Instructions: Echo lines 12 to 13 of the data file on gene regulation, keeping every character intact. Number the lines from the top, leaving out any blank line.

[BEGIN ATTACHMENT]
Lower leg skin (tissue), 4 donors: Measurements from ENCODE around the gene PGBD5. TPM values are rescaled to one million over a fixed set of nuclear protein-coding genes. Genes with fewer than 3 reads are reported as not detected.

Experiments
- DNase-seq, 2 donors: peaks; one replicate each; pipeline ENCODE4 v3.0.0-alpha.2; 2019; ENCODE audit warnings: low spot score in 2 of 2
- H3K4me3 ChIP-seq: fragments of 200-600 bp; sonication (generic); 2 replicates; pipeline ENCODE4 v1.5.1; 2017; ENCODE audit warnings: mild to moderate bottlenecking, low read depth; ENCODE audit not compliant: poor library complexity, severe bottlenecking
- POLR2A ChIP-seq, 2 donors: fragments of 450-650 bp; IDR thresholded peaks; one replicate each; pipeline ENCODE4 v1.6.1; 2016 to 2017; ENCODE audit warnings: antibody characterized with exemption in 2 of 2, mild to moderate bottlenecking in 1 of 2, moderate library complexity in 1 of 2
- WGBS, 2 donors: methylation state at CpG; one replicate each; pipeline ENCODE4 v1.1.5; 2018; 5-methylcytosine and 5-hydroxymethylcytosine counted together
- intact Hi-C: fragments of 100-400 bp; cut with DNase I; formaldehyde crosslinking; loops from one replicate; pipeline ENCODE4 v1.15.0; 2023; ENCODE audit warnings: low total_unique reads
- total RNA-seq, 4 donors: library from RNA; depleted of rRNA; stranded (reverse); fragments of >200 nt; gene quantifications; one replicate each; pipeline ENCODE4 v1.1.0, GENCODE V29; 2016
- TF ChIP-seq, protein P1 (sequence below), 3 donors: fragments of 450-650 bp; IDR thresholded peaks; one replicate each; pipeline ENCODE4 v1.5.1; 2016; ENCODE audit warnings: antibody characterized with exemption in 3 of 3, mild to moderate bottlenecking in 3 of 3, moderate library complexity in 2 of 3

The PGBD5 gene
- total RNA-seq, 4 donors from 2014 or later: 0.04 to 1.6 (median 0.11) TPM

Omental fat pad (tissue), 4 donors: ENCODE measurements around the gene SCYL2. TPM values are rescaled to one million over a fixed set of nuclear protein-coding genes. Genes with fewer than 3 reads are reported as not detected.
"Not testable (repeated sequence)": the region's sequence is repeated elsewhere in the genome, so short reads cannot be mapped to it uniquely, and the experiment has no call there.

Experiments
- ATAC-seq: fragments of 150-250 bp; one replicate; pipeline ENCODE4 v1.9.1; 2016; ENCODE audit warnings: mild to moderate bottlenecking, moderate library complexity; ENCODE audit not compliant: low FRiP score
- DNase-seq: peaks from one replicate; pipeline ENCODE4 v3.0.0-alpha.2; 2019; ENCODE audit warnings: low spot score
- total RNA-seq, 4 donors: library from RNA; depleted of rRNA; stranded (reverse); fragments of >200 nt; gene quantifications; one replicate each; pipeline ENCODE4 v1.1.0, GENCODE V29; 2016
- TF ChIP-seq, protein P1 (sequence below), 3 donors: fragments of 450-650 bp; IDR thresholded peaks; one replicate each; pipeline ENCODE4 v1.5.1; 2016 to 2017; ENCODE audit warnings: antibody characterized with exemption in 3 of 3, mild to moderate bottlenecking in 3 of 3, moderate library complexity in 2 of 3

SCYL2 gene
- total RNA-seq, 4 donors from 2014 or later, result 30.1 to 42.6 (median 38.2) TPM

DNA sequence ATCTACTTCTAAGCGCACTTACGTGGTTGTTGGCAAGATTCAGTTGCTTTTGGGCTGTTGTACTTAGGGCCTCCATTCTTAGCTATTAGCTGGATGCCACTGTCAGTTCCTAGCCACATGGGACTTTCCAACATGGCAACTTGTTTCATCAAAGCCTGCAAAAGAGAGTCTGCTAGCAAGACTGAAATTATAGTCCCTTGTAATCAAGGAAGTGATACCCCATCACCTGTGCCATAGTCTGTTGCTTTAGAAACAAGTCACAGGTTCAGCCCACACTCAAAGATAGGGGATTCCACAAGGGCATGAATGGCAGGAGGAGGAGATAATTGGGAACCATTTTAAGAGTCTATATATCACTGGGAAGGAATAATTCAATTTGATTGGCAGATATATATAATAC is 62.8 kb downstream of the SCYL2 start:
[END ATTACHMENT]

Omental fat pad (tissue), 4 donors: ENCODE measurements around the gene SCYL2. TPM values are rescaled to one million over a fixed set of nuclear protein-coding genes. Genes with fewer than 3 reads are reported as not detected.
"Not testable (repeated sequence)": the region's sequence is repeated elsewhere in the genome, so short reads cannot be mapped to it uniquely, and the experiment has no call there.